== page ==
The beginning of the creative process actually starts with making sure I’m living my life outside of the dance studio. If I spent my whole life just studying ballet and classical technique, I think I would be sort of stifled as an artist.

For me, one of the most important things is creating theater that reflects actual, real human beings. Of course, I love classical ballet, I grew up in classical ballet, and I perform classical ballet, but I don’t personally know any princes or princesses, and I don’t know anyone who fell asleep for a hundred years and got woken up by a kiss, or someone who went mad from a broken heart. But I do know today’s society.

If I incorporate the romance I have in my real life, or the heartbreak or tragedy or victory, and then bring it into the studio with the dancers and express those ideas through them, or ask them to think of their own experiences with those themes and bounce it back, that’s the great inspiration of the creative process. I rely heavily on the dancers to bring the movement most comfortable for them, but also to connect to the theme. If they don’t seem to understand an idea, I have to sit back and think, “Well, if I can’t get it across, is it such a good idea?”

Creativity is a fundamental part of being human. If you believe in the existence of a soul, and those philosophical ideas, then creativity is up there with that. I think everyone has creativity, and it’s different in different people. There’s certainly creativity in the arts, but I also think it’s in mathematics, science, law. It’s definitely an openness, a receptiveness to trying to understand something from a different perspective. 

Art for Others

The first time I choreographed was for this recital at the school where I teach. I was really interested in how the music and the dance came together, and being put in a position to create it, I realized that there was a whole other angle to dance that I had not been experiencing as a performer. Once I had a taste of that, working with the kids, I started to enjoy it.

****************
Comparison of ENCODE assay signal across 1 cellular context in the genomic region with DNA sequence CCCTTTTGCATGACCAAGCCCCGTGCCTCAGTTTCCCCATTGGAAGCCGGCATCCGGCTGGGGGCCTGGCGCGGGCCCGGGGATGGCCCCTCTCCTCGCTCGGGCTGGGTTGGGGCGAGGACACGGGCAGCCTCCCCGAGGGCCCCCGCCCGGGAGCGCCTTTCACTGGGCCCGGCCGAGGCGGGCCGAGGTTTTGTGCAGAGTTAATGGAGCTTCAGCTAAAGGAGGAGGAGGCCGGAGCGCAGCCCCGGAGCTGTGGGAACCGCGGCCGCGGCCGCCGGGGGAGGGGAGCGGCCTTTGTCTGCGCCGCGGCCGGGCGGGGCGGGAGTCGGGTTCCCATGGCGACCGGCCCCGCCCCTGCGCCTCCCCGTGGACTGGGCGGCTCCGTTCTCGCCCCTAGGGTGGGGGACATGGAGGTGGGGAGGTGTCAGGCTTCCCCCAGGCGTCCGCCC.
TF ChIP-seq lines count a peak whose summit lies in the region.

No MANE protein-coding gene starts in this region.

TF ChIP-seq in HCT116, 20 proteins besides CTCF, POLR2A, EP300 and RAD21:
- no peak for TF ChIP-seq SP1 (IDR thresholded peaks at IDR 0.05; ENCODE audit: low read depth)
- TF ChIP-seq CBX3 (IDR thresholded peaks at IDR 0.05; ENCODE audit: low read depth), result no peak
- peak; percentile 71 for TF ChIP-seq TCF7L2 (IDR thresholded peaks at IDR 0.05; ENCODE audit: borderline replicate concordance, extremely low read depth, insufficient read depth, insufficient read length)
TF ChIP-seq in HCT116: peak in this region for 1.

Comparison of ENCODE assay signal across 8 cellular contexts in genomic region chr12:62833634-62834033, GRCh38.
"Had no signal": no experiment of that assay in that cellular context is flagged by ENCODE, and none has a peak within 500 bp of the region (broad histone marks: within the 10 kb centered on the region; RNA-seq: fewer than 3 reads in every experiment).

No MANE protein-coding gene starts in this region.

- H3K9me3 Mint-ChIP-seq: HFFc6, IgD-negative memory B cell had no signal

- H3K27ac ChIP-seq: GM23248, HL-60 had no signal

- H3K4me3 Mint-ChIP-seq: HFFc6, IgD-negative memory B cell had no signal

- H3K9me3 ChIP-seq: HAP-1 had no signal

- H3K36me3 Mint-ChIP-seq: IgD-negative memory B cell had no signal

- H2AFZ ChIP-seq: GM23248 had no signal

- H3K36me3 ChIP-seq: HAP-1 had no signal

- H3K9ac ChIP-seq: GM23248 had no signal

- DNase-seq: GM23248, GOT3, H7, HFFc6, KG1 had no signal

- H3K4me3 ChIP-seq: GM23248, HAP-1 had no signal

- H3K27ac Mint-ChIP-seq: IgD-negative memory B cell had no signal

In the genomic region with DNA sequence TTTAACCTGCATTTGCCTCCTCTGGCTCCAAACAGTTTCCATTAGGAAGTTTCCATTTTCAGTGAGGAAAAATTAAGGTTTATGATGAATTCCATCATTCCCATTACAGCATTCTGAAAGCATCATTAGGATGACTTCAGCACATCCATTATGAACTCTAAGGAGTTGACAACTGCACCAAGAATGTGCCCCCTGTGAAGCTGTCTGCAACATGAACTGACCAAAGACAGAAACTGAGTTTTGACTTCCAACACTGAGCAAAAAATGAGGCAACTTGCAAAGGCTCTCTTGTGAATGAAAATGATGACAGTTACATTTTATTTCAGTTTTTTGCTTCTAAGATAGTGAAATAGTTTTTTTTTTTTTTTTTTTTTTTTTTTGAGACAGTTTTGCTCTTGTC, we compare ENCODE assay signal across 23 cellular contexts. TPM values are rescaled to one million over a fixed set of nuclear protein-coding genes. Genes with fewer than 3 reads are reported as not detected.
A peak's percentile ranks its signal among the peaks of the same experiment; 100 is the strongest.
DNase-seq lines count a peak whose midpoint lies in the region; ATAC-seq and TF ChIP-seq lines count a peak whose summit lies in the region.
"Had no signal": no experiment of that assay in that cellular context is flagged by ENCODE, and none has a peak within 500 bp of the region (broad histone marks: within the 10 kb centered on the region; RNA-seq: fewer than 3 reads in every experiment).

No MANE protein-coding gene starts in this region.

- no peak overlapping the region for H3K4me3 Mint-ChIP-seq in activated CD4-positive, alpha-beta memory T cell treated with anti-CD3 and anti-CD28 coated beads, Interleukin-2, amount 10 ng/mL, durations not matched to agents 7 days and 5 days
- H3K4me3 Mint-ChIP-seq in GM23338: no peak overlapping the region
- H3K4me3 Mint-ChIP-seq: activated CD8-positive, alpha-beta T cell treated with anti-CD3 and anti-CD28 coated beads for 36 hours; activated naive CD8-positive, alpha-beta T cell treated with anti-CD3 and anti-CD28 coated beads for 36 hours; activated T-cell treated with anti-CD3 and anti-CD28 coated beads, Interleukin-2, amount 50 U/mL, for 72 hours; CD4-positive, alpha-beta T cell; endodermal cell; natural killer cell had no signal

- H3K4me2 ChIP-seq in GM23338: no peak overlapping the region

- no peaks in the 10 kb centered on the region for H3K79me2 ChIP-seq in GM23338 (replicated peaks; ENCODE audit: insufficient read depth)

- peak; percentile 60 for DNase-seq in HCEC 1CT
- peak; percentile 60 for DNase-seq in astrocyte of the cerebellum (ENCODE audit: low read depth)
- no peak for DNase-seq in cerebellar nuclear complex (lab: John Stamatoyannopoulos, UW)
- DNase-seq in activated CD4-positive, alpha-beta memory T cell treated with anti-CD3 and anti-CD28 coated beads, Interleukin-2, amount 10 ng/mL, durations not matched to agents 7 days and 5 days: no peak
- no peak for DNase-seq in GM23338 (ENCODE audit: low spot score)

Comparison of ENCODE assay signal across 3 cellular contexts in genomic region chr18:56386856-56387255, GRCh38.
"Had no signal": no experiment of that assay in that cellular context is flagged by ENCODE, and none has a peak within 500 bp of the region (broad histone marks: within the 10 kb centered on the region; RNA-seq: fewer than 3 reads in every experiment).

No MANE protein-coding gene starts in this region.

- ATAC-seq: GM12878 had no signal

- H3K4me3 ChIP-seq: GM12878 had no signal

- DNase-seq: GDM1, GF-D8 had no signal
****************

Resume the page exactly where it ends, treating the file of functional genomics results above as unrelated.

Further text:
I don’t see my choreography as a vehicle for me to have some kind of therapeutic expression of myself. I’m interested in holding a mirror up to society and reflecting what I see in the world.

I think a lot of great art is not so much about the artist but the art itself, and what it’s giving to the audience.

Interpretation Versus Creation

Learning a part from any choreographer is very interesting. You get to have a little input into what it becomes, hopefully. You get to understand the original intention of a movement that definitely the third or fourth cast down the road won’t understand. When you’re working second- or thirdhand, the artist definitely has more to say. 

But I think the degree of how much of yourself you can genuinely put into something varies for different ballets and different characters.

Say with “Swan Lake” or “Sleeping Beauty,” those characters are so defined, they’re given a narrative, and a hundred years of precedent. If your interpretation of Prince Siegfried is that he’s secretly a demon from another planet, that’s not creativity; I think we’d call that just wrong. Whereas with something brand new today, you can go out there and put your stamp on it and make it what you want. It can be different with different choreographers. 

Believing in the Process

Matt Ross on the set of "Captain Fantastic". (Wilson Webb / Bleecker Street)
Matt Ross on the set of “Captain Fantastic”. (Wilson Webb / Bleecker Street)

Matt Ross wrote and directed the 2016 feature film “Captain Fantastic,” starring Viggo Mortensen, which has garnered him several awards, including best director in Un Certain Regard at Cannes Film Festival, and a spot on Variety’s “Ten Directors to Watch 2016.” As an actor, Ross is best known as Gavin Belson in the HBO series “Silicon Valley” and as Alby Grant in “Big Love.”